“Extrinsic evidence will not be admitted on a collateral matter.” This principle typically occurs in two contexts, admission of character evidence and contradicting specific testimony.

Character Evidence

When permitted, all the lawyer can do is ask the witness about the prior act. No other outside (extrinsic) evidence may be permitted to describe the act. In other words, all the lawyer can say is, “Were you convicted of such crime?” to which the witness gives the response. Regardless of the answer, the lawyer cannot supplement the information (even if the answer is a denial). However, there is a way around this rule, if the purpose is to prove another matter, then the evidence may be admissible.

Contradicting Specific Testimony

Extrinsic evidence may be admitted if the purpose is to contract specific testimony. For instance, witness answers “no” to a question. The questioner may then present outside evidence to show that the answer really ought to have been “yes.”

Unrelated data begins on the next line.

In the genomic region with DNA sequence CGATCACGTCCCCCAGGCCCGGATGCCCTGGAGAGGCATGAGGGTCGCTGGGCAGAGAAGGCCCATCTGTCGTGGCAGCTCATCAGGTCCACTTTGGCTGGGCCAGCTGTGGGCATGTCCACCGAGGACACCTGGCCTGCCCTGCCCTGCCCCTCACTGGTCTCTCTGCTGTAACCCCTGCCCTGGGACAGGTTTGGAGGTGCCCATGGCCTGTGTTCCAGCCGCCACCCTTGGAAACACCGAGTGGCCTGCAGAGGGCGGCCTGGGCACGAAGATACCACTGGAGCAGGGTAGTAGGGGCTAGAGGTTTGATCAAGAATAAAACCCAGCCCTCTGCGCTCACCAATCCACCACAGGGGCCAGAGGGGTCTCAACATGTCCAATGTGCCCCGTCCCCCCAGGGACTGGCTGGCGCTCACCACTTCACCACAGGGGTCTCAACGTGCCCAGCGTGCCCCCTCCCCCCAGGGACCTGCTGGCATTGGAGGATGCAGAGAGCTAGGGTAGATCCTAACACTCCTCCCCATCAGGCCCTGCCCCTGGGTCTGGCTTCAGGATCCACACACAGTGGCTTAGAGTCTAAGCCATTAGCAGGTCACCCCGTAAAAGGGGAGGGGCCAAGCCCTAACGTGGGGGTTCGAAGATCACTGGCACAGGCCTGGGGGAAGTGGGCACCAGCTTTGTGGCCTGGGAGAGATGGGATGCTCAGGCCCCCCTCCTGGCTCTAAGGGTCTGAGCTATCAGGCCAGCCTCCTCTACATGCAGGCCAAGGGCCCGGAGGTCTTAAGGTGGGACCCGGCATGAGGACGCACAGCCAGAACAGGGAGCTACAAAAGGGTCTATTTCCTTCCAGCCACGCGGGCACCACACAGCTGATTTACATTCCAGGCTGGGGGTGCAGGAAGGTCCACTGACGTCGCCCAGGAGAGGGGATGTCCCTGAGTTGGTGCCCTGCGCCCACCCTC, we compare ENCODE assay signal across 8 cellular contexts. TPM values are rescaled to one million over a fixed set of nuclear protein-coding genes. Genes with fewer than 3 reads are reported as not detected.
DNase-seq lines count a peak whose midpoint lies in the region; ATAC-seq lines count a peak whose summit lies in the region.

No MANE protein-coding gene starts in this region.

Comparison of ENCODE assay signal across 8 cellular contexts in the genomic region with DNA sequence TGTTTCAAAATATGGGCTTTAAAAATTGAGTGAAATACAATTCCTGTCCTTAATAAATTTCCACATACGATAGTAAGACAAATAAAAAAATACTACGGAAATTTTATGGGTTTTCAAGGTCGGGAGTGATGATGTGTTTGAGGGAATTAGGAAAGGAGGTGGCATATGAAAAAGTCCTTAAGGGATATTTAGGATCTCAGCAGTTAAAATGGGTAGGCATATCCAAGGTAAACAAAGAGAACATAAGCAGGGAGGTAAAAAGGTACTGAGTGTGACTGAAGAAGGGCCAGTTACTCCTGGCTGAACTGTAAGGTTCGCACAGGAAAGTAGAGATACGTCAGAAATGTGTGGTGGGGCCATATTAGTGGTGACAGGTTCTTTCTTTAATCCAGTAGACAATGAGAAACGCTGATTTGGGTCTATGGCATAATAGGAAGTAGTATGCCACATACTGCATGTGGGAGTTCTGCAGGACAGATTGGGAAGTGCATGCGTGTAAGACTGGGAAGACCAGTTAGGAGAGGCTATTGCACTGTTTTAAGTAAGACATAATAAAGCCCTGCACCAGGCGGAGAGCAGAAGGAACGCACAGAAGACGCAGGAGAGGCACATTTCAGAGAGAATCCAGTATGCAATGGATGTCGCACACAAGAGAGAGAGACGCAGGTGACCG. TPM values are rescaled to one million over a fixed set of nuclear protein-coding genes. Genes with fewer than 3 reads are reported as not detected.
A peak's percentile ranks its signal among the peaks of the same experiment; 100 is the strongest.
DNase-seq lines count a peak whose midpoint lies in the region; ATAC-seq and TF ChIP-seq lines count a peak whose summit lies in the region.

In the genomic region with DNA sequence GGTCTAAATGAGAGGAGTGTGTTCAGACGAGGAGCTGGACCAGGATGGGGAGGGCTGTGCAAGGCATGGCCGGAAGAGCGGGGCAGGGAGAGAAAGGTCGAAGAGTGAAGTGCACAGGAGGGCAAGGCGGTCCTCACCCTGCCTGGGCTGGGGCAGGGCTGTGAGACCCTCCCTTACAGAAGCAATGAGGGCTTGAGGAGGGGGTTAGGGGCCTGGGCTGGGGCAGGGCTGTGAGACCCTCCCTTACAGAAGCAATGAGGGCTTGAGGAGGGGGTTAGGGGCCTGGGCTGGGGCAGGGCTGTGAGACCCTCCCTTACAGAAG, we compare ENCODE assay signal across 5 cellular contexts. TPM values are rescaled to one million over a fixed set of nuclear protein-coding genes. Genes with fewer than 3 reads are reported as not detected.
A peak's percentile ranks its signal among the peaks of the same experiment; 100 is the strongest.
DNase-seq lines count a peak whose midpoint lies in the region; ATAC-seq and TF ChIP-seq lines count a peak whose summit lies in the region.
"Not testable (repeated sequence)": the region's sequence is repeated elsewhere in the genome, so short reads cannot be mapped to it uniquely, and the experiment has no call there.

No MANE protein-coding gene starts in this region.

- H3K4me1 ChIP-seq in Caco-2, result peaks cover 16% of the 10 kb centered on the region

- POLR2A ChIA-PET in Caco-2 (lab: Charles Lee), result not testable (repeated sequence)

In Hall v. State, 109 P.3d 499 (Wyo. 2005), Hall was being charged with running a drug lab. One witness had already pleaded guilty to running the lab and was offered benefits for testimony against others in the crime. Hall now wants to present testimony that the witness has (1) a propensity to threaten turning people in for self-interest reasons, and (2) has falsely accused others of possession. The purpose of presenting this material is to show the witness was biased.


The content contained in this article may contain inaccuracies and is not intended to reflect the opinions, views, beliefs, or practices of any academic professor or publication. Instead, this content is a reflection on the author’s understanding of the law and legal practices.

Categories: 2L Spring, Evidence

Will Laursen

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